William Franklin Graham Jr.
November 7, 1918
|Died||February 21, 2018 (aged 99)|
Montreat, North Carolina, U.S.
|Resting place||Billy Graham Library|
|Religion||Christianity (evangelical Protestantism)|
(m. 1943; died 2007)
|Children||5, including Anne and Franklin|
|Church||Southern Baptist Convention|
|President of Northwestern College|
|Preceded by||William Bell Riley|
|Succeeded by||Richard Elvee|
|President of the Billy Graham Evangelistic Association|
|Preceded by||Post established|
|Succeeded by||Franklin Graham|
William Franklin Graham Jr. (November 7, 1918 – February 21, 2018) was an American evangelist, a prominent evangelical Christian figure, and an ordained Southern Baptist minister who became well known internationally in the late 1940s. One of his biographers has placed him "among the most influential Christian leaders" of the 20th century.
As a preacher, he held large indoor and outdoor rallies with sermons that were broadcast on radio and television; some were still being re-broadcast into the 21st century. In his six decades on television, Graham hosted annual "Crusades", evangelistic campaigns that ran from 1947 until his retirement in 2005. He also hosted the radio show Hour of Decision from 1950 to 1954. He repudiated racial segregation and insisted on racial integration for his revivals and crusades, starting in 1953; he also invited Martin Luther King Jr. to preach jointly at a revival in New York City in 1957. In addition to his religious aims, he helped shape the worldview of a huge number of people who came from different backgrounds, leading them to find a relationship between the Bible and contemporary secular viewpoints. According to his website, Graham preached to live audiences of 210 million people in more than 185 countries and territories through various meetings, including BMS World Mission and Global Mission.
Graham was a spiritual adviser to U.S. presidents, and he provided spiritual counsel for every president from Harry S. Truman (33rd) to Barack Obama (44th). He was particularly close to Dwight D. Eisenhower, Lyndon B. Johnson (one of Graham's closest friends), and Richard Nixon. He was also lifelong friends with another televangelist, the founding pastor of the Crystal Cathedral, Robert Schuller, whom Graham talked into starting his own television ministry.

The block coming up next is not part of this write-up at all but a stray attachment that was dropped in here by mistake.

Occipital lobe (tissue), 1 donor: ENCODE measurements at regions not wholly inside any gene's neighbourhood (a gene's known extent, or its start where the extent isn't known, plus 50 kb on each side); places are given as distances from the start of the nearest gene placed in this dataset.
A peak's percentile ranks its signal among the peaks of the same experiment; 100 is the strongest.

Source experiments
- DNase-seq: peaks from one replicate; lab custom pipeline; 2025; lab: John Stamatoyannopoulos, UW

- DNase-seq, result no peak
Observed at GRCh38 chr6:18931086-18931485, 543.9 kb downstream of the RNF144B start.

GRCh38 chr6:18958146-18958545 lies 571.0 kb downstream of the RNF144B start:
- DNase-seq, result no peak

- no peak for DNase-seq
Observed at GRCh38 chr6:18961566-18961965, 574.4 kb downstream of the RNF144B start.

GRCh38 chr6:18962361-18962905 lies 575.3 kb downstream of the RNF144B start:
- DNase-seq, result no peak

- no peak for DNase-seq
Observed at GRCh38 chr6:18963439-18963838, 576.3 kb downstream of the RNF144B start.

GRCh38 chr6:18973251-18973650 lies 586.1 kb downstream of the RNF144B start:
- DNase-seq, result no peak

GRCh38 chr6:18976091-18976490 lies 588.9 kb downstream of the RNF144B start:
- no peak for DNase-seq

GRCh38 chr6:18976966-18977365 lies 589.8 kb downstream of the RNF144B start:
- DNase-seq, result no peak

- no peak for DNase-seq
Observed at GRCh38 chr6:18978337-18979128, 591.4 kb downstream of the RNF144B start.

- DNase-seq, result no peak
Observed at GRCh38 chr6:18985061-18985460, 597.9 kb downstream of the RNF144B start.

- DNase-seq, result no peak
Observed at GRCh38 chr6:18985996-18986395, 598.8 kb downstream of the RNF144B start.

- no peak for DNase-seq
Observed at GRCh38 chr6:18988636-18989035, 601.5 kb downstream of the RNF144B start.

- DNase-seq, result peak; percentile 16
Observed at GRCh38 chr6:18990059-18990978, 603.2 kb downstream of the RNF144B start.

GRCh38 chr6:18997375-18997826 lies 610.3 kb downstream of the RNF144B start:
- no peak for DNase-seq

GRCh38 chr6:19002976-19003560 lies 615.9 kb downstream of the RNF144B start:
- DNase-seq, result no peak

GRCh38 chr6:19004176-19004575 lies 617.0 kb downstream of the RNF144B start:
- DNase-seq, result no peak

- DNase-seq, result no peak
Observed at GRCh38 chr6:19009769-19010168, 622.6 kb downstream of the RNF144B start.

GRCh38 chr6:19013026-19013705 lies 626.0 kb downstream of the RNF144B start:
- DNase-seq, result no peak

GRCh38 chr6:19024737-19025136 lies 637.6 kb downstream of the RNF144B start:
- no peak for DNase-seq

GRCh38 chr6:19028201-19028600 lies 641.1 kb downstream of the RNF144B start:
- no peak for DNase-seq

Graham operated a variety of media and publishing outlets. According to his staff, more than 3.2 million people have responded to the invitation at Billy Graham Crusades to "accept Jesus Christ as their personal savior". Graham's evangelism was appreciated by mainline Protestant denominations, as he encouraged those mainline Protestants who were converted to his evangelical message to remain within or return to their mainline churches. Despite his early suspicions and apprehension, common among contemporaneous evangelical Protestants, towards Roman Catholicism, Graham eventually developed amicable ties with many American Catholic Church figures and later encouraged unity between Roman Catholics and Protestants. As of 2008, Graham's estimated lifetime audience, including radio and television broadcasts, topped 2.2 billion. Because of his crusades, Graham preached the gospel to more people in person than anyone in the history of Christianity. Graham was on Gallup's list of most admired men and women a record 61 times. Grant Wacker writes that by the mid-1960s, he had become the "Great Legitimator": "By then his presence conferred status on presidents, acceptability on wars, shame on racial prejudice, desirability on decency, dishonor on indecency, and prestige on civic events".
Billy Graham stands among the most influential Christian leaders of the twentieth century.
In the 1957 revival in New York City Graham partnered with mainline Protestant denominations and insisted that those who were converted at the revivals return to their mainline churches.
Crusade counselors are instructed to return the favor by sending "inquirers" back to mainline churches when requested.
A few years later, in 1964, Cardinal Richard Cushing of Boston (who, as archbishop, had even endorsed a Graham crusade in Boston in 1950) met with Mr. Graham upon returning from Rome and the Second Vatican Council, declaring before a national television audience that Mr. Graham's message was good for Catholics.
Gallup 2018 most admired listwas invoked but never defined (see the help page).